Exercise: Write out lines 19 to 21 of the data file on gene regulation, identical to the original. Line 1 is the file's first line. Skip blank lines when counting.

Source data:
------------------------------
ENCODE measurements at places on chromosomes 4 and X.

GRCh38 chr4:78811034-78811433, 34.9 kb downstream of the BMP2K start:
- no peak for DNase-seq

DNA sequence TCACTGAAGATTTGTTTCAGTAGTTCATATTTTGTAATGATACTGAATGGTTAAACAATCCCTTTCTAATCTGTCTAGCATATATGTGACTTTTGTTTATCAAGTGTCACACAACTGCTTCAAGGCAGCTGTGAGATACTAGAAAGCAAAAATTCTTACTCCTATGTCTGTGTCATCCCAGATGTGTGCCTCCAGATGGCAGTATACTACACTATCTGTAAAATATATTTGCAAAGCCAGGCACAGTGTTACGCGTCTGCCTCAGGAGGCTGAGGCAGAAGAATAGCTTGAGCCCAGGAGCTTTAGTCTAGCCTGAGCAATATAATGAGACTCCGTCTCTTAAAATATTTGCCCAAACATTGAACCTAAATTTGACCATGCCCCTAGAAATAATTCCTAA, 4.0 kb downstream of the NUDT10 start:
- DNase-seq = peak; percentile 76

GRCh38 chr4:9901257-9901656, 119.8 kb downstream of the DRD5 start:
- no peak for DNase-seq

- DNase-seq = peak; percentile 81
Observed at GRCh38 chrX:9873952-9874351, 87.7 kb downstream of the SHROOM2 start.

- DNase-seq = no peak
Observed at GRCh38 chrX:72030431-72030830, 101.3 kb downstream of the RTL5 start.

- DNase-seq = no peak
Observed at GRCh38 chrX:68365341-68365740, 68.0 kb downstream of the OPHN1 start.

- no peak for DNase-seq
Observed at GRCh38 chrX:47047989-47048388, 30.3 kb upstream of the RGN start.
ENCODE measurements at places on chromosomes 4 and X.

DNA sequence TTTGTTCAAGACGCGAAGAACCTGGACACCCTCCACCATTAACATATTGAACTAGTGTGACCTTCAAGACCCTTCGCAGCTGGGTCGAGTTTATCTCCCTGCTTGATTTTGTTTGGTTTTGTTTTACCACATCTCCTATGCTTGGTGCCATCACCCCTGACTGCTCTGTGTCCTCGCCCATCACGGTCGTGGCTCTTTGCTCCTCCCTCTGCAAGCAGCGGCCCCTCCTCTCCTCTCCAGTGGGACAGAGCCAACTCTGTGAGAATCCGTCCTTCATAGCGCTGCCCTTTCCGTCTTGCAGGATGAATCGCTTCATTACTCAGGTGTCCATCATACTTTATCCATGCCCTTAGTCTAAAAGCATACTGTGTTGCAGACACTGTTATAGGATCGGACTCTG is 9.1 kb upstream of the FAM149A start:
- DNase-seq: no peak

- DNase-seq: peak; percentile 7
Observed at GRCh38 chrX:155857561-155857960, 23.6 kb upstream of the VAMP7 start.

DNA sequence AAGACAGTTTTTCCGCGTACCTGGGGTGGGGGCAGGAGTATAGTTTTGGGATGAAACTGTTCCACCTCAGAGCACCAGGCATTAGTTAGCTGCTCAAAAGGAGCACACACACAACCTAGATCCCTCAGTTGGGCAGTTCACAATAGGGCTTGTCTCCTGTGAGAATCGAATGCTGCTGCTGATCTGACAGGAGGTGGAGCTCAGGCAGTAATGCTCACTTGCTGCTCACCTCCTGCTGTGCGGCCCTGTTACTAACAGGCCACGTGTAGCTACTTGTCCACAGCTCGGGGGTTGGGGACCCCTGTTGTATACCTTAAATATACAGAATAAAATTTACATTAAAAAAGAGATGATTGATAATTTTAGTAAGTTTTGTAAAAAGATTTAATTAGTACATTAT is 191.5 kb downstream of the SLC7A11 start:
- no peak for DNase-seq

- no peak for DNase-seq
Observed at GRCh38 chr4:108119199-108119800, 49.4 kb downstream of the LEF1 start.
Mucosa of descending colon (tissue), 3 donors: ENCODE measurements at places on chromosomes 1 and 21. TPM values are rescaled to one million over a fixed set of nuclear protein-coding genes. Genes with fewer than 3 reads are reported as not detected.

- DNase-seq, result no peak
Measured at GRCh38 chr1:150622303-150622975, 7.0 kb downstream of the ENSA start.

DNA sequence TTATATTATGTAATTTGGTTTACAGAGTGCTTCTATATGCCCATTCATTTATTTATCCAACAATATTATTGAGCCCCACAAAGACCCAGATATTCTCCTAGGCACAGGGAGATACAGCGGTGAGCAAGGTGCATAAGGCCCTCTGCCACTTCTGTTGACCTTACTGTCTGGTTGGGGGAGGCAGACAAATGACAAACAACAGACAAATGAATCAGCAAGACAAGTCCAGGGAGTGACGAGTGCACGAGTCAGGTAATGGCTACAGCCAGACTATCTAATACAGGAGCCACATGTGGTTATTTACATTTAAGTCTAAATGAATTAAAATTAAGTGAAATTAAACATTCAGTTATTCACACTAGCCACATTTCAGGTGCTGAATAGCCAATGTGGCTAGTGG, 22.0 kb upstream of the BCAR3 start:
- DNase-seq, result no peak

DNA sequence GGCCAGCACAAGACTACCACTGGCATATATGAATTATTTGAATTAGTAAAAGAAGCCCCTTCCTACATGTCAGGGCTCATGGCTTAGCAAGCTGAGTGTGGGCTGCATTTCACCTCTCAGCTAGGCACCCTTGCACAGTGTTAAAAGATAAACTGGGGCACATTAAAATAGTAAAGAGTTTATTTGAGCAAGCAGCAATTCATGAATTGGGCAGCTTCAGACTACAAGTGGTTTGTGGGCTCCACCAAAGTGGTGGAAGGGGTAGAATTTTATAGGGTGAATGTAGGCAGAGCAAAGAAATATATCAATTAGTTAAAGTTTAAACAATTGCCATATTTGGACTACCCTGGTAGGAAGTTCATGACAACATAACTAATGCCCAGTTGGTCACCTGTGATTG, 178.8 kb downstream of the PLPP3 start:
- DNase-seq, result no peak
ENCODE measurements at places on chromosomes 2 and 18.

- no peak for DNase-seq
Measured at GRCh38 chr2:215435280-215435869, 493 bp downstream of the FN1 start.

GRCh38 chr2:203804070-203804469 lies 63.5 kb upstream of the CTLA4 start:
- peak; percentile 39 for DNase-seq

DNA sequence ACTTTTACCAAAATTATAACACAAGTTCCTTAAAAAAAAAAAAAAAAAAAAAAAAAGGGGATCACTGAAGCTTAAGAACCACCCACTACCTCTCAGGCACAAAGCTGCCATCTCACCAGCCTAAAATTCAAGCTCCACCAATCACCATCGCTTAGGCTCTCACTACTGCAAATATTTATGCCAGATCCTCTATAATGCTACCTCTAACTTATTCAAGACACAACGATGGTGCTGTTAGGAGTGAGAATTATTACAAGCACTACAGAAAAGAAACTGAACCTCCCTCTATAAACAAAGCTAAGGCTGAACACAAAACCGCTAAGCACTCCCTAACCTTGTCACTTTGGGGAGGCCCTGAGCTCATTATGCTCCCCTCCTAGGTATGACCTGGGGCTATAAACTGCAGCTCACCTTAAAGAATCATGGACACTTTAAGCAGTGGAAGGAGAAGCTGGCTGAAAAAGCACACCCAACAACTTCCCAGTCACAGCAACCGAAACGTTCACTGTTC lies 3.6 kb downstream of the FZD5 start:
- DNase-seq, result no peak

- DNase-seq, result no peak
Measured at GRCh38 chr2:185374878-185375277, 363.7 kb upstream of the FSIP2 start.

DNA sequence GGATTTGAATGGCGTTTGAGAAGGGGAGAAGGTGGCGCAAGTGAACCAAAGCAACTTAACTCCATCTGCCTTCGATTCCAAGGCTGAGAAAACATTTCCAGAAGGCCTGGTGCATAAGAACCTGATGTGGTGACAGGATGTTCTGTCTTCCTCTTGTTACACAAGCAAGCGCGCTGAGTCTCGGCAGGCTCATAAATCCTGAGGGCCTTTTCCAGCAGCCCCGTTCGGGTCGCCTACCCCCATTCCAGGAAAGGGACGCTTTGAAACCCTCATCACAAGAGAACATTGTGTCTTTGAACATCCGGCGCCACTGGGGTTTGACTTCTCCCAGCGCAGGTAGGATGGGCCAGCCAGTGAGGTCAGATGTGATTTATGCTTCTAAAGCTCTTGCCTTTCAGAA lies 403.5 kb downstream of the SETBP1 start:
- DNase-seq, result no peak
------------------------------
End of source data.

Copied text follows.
- DNase-seq: peak; percentile 7
Observed at GRCh38 chrX:155857561-155857960, 23.6 kb upstream of the VAMP7 start.

DNA sequence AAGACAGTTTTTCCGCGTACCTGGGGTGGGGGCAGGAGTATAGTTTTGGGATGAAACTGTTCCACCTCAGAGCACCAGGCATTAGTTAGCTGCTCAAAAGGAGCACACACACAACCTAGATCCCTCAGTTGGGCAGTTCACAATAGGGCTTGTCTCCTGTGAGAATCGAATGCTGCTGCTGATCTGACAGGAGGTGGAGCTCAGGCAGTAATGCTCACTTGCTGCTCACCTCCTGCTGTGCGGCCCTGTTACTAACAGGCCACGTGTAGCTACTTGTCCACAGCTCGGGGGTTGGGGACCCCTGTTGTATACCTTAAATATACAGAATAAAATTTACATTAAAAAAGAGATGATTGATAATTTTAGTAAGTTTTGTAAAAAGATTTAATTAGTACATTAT is 191.5 kb downstream of the SLC7A11 start: